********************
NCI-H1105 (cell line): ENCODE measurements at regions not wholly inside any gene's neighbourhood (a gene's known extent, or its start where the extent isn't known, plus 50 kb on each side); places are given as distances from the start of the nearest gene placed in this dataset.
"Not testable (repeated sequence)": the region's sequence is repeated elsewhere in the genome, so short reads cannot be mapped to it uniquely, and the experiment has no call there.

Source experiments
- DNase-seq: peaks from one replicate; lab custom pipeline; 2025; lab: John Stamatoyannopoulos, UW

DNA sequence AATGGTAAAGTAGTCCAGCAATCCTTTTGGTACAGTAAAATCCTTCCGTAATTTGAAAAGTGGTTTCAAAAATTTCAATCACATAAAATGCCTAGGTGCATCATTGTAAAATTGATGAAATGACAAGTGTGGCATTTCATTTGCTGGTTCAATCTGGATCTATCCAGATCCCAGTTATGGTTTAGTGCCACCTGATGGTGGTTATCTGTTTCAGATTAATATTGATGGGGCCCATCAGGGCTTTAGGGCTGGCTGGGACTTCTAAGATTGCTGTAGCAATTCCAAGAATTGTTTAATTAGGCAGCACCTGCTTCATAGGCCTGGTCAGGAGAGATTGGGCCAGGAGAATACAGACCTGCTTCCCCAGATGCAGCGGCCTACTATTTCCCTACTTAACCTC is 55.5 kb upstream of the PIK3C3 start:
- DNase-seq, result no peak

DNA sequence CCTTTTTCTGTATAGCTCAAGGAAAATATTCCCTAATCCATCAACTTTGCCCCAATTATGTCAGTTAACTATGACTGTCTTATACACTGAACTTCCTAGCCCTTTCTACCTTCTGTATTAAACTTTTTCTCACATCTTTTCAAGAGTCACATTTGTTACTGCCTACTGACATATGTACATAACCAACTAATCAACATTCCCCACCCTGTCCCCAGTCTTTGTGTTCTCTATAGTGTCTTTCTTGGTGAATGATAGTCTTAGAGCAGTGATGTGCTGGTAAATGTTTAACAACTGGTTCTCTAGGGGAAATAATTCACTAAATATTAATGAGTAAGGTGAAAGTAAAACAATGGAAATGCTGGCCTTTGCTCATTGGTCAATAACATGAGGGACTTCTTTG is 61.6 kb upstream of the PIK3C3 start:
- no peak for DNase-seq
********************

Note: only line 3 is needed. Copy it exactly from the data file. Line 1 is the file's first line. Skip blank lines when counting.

Source experiments